My recent post on the subject of emails from patients raised more eyebrows than I expected. It also put me in a position I am unfamiliar with: looking like a luddite. Perhaps I am not forward-thinking enough in my reluctance to embrace this advance. Perhaps I have gotten conservative as I grew grey. Electronic communication is a great idea (I am doing it right now), so why not apply it to my medical practice? Has Ned Lud gotten into my circle of influence?
This is, of course, extremely ironic. I lived so much on the cutting edge that my butt developed calluses. The calluses, however, were not just put there by the edge, they also came from occasional kicking. The problem is, I have an addiction: I am addicted to change. I am constantly looking for new and (perhaps) better ways to do things, then impatiently going after anything new and shiny. This served us well in the sense that I got us on EMR, got it working well, and have continued to keep us away from repeating mistakes too often. If something doesn\’t work, I am quick to look for the cause, and more importantly, how to fix it.
I had all sorts of good ideas, often many at one time. But this caused problems. First, the ideas were sometimes stupid. Stupid ideas don\’t always look dumb before they are tried. Often changes had unintended consequences which made things harder instead of easier. The other problem was that too many changes at once causes change burn-out. People get tired of change, even if the changes are just little tweaks to the system. After a while I realized that I was actually the cause of many of the exasperated expressions I saw in the office. I understood the following: a good idea at the wrong time is a bad idea. This has become a mantra for me in the office which has allowed me to sit on my hands when I felt the urge to change.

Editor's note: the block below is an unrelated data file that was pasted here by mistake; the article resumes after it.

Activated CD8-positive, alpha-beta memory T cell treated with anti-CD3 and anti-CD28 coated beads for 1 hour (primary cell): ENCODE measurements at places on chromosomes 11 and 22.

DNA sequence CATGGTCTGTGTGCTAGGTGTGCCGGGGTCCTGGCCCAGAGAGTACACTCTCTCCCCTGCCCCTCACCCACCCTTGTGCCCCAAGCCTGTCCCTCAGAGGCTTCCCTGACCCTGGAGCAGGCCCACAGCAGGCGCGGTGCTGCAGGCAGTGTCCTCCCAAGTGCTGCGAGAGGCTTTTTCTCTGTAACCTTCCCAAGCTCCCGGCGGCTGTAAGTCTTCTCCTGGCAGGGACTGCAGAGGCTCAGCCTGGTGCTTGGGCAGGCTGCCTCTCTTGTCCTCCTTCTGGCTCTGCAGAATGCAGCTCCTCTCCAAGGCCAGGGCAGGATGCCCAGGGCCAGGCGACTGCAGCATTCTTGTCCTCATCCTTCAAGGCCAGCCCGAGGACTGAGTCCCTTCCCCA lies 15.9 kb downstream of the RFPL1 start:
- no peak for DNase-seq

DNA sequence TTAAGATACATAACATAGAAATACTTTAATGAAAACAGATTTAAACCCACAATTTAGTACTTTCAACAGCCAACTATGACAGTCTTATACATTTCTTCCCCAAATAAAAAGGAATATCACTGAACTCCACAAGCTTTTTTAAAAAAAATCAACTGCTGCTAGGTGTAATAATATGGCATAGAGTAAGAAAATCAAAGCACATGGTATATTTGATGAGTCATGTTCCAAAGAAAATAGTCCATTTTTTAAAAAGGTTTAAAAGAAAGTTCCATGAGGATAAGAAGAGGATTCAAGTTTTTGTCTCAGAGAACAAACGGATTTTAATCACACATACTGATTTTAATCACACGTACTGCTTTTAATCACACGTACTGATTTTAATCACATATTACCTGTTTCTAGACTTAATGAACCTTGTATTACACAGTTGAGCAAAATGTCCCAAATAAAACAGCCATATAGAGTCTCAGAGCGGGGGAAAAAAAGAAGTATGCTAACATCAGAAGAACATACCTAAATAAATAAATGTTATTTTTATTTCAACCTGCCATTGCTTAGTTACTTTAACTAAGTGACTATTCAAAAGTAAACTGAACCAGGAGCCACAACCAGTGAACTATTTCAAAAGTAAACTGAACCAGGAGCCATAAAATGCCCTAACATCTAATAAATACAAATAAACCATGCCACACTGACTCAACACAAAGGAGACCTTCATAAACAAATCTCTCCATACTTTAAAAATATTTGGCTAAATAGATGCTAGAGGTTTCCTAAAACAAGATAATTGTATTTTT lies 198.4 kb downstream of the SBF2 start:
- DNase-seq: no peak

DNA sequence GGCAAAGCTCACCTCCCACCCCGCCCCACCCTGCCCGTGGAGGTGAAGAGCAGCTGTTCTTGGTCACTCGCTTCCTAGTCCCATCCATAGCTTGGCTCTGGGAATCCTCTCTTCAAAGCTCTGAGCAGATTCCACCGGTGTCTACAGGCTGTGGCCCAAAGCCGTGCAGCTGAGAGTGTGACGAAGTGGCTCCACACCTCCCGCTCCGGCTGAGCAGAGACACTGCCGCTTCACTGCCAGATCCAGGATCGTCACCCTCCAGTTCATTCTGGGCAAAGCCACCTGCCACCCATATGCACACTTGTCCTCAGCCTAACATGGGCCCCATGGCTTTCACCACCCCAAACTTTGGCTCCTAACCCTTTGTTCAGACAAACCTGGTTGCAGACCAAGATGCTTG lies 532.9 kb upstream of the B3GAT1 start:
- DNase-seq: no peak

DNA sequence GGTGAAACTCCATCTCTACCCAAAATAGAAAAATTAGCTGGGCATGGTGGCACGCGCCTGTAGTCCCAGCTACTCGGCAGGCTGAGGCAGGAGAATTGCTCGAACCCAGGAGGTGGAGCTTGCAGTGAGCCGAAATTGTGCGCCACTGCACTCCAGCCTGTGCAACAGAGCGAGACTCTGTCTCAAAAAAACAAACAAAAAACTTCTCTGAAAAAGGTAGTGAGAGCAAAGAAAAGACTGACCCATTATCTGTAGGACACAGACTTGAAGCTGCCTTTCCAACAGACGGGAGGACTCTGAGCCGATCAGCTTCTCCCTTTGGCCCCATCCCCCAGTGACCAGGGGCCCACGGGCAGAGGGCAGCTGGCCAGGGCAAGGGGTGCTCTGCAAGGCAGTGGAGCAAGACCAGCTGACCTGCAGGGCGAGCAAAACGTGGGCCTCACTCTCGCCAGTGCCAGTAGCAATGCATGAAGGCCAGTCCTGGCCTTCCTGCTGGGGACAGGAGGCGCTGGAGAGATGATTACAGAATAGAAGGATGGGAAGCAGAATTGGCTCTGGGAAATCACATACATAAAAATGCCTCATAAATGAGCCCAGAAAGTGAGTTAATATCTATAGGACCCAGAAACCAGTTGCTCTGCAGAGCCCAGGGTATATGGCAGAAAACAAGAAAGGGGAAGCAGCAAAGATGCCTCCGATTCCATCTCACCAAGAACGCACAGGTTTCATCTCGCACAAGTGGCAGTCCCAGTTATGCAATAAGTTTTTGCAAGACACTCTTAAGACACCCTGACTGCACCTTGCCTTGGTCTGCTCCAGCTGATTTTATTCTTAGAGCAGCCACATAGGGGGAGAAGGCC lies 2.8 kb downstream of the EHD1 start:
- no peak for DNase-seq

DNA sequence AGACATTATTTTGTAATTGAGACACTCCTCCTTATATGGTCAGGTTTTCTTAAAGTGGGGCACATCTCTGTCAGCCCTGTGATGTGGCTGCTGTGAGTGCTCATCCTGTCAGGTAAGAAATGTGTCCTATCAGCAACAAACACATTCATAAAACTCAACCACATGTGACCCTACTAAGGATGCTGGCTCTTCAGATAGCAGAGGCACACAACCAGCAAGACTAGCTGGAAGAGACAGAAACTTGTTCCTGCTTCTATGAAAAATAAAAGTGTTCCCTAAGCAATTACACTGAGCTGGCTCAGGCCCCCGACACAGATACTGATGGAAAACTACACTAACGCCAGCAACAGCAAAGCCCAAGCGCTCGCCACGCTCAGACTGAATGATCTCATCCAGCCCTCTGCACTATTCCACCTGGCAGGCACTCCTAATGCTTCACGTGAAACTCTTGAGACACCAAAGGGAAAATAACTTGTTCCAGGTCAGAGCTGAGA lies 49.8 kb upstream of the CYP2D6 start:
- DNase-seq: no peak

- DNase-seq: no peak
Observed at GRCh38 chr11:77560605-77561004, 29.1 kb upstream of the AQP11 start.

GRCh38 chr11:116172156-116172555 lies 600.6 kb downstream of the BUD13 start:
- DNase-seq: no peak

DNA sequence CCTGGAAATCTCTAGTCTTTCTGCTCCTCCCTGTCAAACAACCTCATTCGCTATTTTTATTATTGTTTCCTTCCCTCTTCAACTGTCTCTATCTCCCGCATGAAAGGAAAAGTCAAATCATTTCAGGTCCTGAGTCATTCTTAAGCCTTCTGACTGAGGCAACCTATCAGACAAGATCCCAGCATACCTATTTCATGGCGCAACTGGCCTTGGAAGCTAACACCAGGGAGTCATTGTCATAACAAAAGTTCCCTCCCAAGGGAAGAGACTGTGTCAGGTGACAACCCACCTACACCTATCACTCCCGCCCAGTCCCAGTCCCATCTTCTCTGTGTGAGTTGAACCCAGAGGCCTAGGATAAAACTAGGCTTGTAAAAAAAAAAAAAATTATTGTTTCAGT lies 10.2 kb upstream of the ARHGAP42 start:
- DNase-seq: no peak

A good example of this is the tablet PC. Microsoft had the idea 10 years ago, coming out with an operating system built around a touch interface. Did it catch on? Not really. Why not? Not because it didn\’t work – I used these tablets and they did just fine – but because they didn\’t fix an important enough problem. So are tablet PC\’s a bad idea? Not anymore; ask apple (and the 20 gazillion apple disciples who stood in lines for iPads).
So what about email consults? Why not take email from patients when it would suffice as an alternative to coming in to the office? It would save us hassle (I don\’t want to see people for unnecessary stuff), would potentially make money (some insurance does pay for it), and make patients happy. Sounds great. I want to do it.